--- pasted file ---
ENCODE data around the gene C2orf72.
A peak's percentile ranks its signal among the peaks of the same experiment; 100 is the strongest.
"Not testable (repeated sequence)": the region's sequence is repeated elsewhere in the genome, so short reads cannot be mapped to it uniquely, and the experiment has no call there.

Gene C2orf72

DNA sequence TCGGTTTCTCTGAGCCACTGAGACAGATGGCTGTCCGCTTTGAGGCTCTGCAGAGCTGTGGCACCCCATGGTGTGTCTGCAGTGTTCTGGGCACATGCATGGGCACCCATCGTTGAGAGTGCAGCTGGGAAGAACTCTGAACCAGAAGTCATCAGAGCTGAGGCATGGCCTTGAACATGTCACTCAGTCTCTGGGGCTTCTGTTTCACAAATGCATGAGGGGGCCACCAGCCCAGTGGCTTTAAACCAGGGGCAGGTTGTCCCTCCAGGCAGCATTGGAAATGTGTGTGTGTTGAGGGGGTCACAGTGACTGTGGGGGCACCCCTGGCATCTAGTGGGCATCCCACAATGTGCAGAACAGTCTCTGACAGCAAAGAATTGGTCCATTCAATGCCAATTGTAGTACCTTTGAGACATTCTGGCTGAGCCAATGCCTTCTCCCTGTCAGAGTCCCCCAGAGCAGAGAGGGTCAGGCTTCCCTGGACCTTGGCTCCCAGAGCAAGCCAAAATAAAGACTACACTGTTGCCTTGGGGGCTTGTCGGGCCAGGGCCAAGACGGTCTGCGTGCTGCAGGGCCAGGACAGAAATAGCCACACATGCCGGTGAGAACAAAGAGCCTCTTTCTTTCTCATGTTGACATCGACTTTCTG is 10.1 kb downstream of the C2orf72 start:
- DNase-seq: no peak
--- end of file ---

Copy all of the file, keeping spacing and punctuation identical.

ENCODE data around the gene C2orf72.
A peak's percentile ranks its signal among the peaks of the same experiment; 100 is the strongest.
"Not testable (repeated sequence)": the region's sequence is repeated elsewhere in the genome, so short reads cannot be mapped to it uniquely, and the experiment has no call there.

Gene C2orf72

DNA sequence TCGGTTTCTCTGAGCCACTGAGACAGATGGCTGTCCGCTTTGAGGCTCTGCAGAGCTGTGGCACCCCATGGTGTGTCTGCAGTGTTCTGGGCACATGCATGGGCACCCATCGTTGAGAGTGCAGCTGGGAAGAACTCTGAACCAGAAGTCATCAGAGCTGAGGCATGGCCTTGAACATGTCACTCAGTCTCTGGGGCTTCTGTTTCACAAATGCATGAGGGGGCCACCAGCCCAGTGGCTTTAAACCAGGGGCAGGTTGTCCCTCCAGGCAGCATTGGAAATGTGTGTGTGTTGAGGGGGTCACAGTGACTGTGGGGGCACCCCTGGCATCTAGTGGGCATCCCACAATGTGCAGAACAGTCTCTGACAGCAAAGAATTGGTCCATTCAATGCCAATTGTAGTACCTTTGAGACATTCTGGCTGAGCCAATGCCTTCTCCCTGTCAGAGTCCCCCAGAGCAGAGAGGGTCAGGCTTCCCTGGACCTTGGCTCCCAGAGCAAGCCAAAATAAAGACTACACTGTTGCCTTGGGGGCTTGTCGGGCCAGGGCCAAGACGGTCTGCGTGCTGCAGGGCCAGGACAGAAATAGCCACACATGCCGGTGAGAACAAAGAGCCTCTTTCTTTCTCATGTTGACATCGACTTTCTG is 10.1 kb downstream of the C2orf72 start:
- DNase-seq: no peak